Pityriasis Rosea or Ringworm?

John F. Rupp, MD

,
David L. Kaplan, MD

This self-limited eruption is characterized by erythematous, scaling, oval-shaped macules on the trunk and proximal extremities. Most outbreaks begin with a single, large patch-a mother or herald patch-that typically is found on the trunk. Commonly, this lesion is confused with ringworm.

This self-limited eruption is characterized by erythematous, scaling, oval-shaped macules on the trunk and proximal extremities. Most outbreaks begin with a single, large patch-a mother or herald patch-that typically is found on the trunk. Commonly, this lesion is confused with ringworm.

Within the ensuing week or two, many smaller pink patches appear; these are also often mistaken for ringworm. When antifungal agents fail to clear the eruption, add pityriasis rosea and parapsoriasis to the differential. If parapsoriasis remains a clinical concern 6 weeks after disease onset, perform a biopsy to prove the diagnosis.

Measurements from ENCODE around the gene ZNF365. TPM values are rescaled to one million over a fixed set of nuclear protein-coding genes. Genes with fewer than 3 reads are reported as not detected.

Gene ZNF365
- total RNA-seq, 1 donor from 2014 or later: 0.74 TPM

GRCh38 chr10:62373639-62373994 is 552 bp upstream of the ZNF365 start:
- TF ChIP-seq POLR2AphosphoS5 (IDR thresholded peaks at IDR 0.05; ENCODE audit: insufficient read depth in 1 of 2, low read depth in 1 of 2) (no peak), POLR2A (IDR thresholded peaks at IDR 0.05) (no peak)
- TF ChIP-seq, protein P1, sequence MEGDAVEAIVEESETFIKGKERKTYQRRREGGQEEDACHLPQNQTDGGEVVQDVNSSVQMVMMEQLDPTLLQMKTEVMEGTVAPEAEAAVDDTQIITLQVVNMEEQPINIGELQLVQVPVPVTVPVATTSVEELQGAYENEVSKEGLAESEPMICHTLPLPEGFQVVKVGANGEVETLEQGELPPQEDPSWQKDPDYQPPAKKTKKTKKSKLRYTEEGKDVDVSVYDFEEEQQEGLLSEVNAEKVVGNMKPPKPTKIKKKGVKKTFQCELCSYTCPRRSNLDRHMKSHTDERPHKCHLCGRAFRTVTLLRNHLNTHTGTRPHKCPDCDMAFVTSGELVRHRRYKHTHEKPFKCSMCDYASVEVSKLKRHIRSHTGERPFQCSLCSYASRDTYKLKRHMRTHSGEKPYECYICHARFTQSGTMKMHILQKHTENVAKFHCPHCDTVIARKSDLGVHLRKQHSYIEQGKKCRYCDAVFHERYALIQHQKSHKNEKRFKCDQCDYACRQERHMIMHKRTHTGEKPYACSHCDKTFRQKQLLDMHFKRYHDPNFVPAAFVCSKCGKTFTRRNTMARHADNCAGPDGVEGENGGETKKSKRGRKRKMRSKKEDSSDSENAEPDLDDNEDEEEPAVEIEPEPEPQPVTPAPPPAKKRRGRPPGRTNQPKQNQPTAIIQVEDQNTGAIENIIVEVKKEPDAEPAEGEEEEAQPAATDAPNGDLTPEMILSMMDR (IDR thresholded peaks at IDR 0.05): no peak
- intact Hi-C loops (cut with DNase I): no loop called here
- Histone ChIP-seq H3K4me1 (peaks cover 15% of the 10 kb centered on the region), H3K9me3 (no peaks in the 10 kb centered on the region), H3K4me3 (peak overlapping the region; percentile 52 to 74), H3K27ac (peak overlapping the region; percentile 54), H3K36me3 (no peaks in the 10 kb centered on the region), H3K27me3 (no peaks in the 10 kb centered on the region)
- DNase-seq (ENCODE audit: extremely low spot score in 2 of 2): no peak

About half of patients with pityriasis rosea complain of pruritus that can be severe-particularly when they are overheated from exercise or a hot shower. The cause of this condition is unknown, although a preceding viral infection is often revealed in a patient's history.

The typical course of the eruption is several weeks; occasionally, the rash will last for months. Pityriasis rosea is not contagious. Particularly for sexually active patients, secondary syphilis needs to be considered in the differential diagnosis, especially if the palms and soles are involved.

If the patient is asymptomatic, no therapy for the eruption is necessary. Topical corticosteroids can alleviate symptoms; for severe cases, systemic corticosteroids may be helpful.